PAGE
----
These are the sort of conditions where frostbite can develop on exposed skin in less than 30 minutes.  Going outside without proper attire can be life threatening Wednesday night and Thursday morning.  Make sure you are dressed appropriately for the conditions.  It wouldn’t surprise us to see schools delay and perhaps close on Thursday, as wind chill values will remain near or below 0° all day.  Some extreme weather coming the next 48 hours… we’ll have updates for you here and on Facebook as things develop.

Snow Squalls/Cold and Wind Chills

Good Morning,

The combination of cold temps and areas of blowing and drifting snow will make for perpetually treacherous areas of travel this morning across parts of our area. Yesterday’s storm forecast seems to have verified quite well, with the overachievers being zones that either were covered with (locally up to 8”, or zones that bordered our up to 10” zones), we have seen accumulations as high as 12” in some localized areas.

Our high temp today will top out late this morning in the low 20’s north and upper 20’s south, a powerful arctic cold front mentioned in last nights post will cross the region this afternoon between 2-4pm. Along this squall line will be 30-40 MPH wind gusts that will combine with ground snow and falling snow to create near white out conditions as it passes. Roads will quickly cover over as this front passes through the entire region. Our concern is the timing of this frontal passage will be during school dismissal and early commute, this can be a recipe for a dangerous combination, please be alert for this potential. Behind this front the temps will begin to plummet to near zero or below by tonight. These temps are way below the effective range of rock salt, therefore the combination of the coating to 2 inches that may fall as the front passes, and the persistent blowing snow may lead to travel issues that linger well into Thursday in some locations.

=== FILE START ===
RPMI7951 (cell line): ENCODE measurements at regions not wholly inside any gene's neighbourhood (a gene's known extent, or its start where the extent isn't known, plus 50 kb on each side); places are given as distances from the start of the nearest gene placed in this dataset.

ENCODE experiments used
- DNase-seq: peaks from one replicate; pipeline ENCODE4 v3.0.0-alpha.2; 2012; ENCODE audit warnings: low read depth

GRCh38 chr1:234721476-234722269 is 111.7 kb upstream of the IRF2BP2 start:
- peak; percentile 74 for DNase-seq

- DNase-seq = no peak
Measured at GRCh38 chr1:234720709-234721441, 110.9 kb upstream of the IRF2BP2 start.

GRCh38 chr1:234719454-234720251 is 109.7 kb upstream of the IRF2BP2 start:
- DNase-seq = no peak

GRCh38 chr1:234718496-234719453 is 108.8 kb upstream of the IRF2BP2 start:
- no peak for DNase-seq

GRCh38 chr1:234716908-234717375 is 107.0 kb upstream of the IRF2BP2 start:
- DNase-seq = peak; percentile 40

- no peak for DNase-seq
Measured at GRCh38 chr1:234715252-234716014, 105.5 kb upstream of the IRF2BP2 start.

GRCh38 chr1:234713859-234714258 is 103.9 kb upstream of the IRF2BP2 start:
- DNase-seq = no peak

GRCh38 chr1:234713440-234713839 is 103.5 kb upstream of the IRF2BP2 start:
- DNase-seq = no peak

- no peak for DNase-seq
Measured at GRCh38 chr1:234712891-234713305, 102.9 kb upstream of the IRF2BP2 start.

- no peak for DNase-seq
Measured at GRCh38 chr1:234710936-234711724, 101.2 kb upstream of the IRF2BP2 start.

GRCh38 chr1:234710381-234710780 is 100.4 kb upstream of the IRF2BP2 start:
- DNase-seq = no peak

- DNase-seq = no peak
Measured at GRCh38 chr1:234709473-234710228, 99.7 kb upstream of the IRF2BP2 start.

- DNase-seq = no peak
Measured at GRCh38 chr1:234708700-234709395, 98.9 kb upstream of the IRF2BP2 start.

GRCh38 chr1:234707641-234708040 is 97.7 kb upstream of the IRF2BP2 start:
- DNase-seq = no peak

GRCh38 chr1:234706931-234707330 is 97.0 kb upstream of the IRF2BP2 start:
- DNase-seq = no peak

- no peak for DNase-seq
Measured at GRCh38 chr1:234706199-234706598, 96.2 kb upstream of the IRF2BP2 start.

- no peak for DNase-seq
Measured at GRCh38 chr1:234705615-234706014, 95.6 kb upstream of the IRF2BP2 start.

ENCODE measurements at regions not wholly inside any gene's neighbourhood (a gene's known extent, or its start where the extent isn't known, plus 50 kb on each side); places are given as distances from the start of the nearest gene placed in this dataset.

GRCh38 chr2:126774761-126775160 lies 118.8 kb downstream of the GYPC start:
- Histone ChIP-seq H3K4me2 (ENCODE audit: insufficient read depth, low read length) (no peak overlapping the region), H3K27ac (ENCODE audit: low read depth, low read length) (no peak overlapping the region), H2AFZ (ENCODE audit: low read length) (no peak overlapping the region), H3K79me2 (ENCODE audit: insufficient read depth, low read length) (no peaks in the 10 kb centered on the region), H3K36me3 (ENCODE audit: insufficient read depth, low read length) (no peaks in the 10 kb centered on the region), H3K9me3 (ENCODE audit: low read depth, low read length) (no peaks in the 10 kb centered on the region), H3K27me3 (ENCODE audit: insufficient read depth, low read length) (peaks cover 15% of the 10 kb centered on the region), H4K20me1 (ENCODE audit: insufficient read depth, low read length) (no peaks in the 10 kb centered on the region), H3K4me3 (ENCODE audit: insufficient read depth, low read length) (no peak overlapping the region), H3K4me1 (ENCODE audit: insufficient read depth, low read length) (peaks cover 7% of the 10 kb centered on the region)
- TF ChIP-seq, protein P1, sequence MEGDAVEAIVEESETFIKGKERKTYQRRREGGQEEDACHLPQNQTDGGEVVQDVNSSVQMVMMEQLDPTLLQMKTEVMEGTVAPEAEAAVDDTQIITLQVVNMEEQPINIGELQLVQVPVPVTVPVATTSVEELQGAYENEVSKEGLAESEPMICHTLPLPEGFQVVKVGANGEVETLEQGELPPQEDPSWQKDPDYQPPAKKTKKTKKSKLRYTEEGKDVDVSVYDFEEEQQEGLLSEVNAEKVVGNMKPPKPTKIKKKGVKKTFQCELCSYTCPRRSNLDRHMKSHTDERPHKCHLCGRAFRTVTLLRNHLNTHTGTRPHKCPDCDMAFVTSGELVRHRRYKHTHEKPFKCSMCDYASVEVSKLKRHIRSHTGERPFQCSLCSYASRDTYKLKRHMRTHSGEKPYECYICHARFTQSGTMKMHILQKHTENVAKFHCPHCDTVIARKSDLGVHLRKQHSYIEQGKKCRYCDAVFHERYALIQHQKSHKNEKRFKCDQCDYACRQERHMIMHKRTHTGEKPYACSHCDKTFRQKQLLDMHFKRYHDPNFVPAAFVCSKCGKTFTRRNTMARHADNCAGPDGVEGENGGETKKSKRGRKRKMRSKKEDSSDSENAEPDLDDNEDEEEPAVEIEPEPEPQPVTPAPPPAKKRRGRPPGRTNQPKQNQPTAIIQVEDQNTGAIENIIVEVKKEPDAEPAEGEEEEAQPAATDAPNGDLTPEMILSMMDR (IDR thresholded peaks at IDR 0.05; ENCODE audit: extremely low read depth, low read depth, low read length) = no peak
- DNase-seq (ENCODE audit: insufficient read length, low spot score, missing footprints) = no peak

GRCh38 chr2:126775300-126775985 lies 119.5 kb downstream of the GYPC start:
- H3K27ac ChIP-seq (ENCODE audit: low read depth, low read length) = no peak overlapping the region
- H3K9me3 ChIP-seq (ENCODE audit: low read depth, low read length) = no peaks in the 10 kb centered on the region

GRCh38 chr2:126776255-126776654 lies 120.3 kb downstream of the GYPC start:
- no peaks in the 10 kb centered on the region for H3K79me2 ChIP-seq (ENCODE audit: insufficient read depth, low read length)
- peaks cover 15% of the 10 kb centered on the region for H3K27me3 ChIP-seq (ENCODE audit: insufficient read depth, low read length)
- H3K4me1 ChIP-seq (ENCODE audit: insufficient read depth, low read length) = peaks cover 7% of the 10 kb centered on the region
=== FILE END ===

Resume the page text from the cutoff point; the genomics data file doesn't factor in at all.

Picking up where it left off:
The low temps will combine with strong wind gusts and create wind chills that will be dangerously low. Wind chill temps will range from -15 to -40 across the region, this can cause frost bite in 10-30 mins on exposed skin, keep this in mind for bus stop waits tomorrow AM, pets and people alike. We will live track the squall line which is currently in western NY as it approaches our region, please factor its passage and effects into your travel plans this afternoon. Thanks

Below is a simulated radar for 2,3 and 4PM tomorrow, you can see as the narrow but intense band of snow moves across the region..


Final Storm Forecast – Tuesday Frontal Snows

Well to say that forecasting this winter has been a bit fickle, some winters we see every storm trend colder and snowier, and watch the track of the storms slowly adjust themselves into more and more favorable positions as the hours get closer, then some winters we watch storms trend warmer and warmer, every storm have a transitional zone that always seem to set up right through our region, tracks that are not conducive to all snow events, and cold air that seems to be available when storms arenas and warm air that arrives in time to meet every storm that does show up. A headache for a forecaster, a let down for a skier, a bad season for a snow removal expert and a bummer for snow lovers alike.

While myself and Bill were discussing this storm of the last few days, one of the conversations we had while going over our forecast was the fact that when a winter get habitual about underperforming, under producing or managing to be warmer than expected, its best to adjust your forecasting as such. This is why our preliminary forecast was much lower than what was out there yesterday and why our final forecast is……. wait for it….. NOT changing from our preliminary forecast. We are going to continue to err on the side of caution and keep the forecast on the lower side.